Excess mortality during the COVID-19 pandemic

Date of Approval: 
2020-08-05 00:00:00
Lay Summary: 
Tracking of deaths in the population over time (mortality) is an essential part of monitoring and predicting the likely course of the COVID-19 pandemic. The number of deaths attributed to COVID-19 is problematic as likelihood of stating COVID-19 on the death certificate will have changed over time and may have been inconsistently applied across settings. Excess deaths by week from any cause could provide a more objective and comparable way of assessing the scale of the pandemic and formulating lessons to be learned. It is constructed by comparing the deaths over time since the start of the pandemic to the number expected based on the experience of previous non-pandemic years. Crucially this method has as the outcome all-cause mortality data, sidestepping the problems associated with attribution of cause of death to COVID-19. Standalone national mortality data will allow tracking of excess mortality over time, but CPRD uniquely includes timely data on deaths alongside extensive clinical and demographic data, backed up by periodic linkages to national mortality data. This study will exploit this important combination of demographic/clinical and death data to examine how excess mortality during the course of the pandemic differs in individuals with different characteristics (e.g. age, sex, smoking) including pre-existing illnesses (e.g. respiratory disease, heart disease, diabetes). The study will provide key information to inform clinical guidance, resource planning and policies for protecting the most vulnerable.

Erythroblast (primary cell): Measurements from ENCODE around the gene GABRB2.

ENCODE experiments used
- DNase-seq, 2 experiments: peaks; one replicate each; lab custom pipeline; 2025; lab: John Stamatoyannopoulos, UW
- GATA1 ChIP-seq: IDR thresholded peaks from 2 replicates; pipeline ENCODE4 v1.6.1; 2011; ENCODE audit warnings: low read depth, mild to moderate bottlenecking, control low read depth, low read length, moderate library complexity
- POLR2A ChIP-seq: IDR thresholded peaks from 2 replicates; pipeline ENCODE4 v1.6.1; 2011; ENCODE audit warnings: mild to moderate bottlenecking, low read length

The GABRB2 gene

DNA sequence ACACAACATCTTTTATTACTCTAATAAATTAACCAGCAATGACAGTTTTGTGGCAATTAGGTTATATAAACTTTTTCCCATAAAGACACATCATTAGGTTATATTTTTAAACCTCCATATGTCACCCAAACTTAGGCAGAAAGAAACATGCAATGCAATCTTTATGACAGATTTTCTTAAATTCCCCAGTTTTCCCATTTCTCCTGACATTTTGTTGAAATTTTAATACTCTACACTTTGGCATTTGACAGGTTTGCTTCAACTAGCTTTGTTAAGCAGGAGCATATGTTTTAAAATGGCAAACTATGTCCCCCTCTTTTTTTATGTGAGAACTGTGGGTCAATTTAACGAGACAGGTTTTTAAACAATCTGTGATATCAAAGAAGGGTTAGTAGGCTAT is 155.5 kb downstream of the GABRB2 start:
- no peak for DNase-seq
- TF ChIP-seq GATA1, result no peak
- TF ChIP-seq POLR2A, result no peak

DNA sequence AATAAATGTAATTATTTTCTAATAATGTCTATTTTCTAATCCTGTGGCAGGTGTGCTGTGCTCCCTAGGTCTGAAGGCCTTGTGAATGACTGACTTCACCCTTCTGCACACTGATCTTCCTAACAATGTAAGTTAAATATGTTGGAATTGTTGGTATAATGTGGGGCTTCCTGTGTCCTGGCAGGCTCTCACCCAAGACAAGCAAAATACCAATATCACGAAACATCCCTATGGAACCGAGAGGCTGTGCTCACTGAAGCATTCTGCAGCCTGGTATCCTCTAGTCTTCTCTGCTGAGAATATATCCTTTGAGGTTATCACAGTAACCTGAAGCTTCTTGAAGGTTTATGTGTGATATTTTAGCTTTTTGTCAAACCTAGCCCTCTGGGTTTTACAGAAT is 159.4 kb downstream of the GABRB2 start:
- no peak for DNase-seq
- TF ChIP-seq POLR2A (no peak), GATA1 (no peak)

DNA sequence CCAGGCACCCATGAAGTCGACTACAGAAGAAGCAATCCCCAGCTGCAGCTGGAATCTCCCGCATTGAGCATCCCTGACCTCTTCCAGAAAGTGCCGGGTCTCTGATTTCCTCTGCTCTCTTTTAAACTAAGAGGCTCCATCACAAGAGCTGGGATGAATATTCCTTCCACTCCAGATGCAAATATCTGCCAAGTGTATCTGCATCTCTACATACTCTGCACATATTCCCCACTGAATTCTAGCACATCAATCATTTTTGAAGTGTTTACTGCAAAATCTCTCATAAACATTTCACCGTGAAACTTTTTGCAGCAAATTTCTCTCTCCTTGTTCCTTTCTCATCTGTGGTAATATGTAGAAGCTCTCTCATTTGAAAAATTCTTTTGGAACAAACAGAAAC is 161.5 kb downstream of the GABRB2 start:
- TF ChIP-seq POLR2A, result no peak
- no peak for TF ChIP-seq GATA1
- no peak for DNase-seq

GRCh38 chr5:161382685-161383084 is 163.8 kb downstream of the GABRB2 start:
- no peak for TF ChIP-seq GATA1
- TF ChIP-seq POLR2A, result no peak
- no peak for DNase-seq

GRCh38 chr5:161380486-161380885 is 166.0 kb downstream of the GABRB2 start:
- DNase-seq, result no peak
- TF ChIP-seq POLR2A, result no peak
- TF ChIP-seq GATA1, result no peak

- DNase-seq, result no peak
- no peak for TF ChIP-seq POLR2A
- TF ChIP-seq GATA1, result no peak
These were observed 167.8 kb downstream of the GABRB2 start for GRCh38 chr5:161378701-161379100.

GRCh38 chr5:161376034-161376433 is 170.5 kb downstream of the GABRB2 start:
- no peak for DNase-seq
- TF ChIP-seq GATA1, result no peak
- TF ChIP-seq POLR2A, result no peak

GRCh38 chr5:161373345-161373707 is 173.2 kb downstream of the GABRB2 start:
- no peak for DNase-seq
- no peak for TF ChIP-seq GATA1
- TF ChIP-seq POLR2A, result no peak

Technical Summary: 
In recognition of limitations of cause-specific death data, estimates of excess mortality are routinely used to estimate and compare deaths due to seasonal influenza epidemics. These are based on national death registration data which allows for stratification by age, sex and geographic region. We aim to replicate these analyses for the COVID-19 pandemic in the UK with further stratification by COVID-19 effect modifiers that can be measured in primary care data. Time series methods will be used in our primary analyses of observed mortality during the whole period (pre-COVID-19 and during COVID-19) using generalised linear models with a negative binomial error structure. The main outcome is mortality, measured in primary care data using the CPRD derived death date and the main exposure is the pandemic period (1st March 2020 onwards). The model will initially include exposure, age, sex, and terms to capture seasonality and underlying year-on-year trends. Interaction terms will be used to investigate excess mortality during the pandemic according to demographic, lifestyle-related and comorbidity characteristics. Relative and absolute differences in excess mortality will be described. We will compare our primary time series approach to national excess mortality estimates. In a secondary analysis to check conclusions, we will compare weekly mortality with expected mortality based on comparable week-of-year mortality in the years prior to the pandemic (standardised mortality ratio (SMR) approach). We will also explore an approach based on individual-level cohort data, with the pandemic period included as a time-updated variable. In secondary analyses we will use updated linked ONS mortality data when available to repeat the analysis using the ONS death date and HES APC data to improve ascertainment of comorbidities.
Health Outcomes to be Measured: 
All-cause mortality
Application Number: 

Krishnan Bhaskaran - Chief Investigator - London School of Hygiene & Tropical Medicine ( LSHTM )
Helen Strongman - Corresponding Applicant - London School of Hygiene & Tropical Medicine ( LSHTM )
Bianca De Stavola - Collaborator - University College London ( UCL )
Christopher Rentsch - Collaborator - London School of Hygiene & Tropical Medicine ( LSHTM )
David Leon - Collaborator - London School of Hygiene & Tropical Medicine ( LSHTM )
Helena Carreira - Collaborator - London School of Hygiene & Tropical Medicine ( LSHTM )
Ian Douglas - Collaborator - London School of Hygiene & Tropical Medicine ( LSHTM )
Liam Smeeth - Collaborator - London School of Hygiene & Tropical Medicine ( LSHTM )

2011 Rural-Urban Classification at LSOA level;HES Admitted Patient Care;ONS Death Registration Data;Patient Level Index of Multiple Deprivation;Practice Level Carstairs Index for 2011 Census (Excluding Northern Ireland)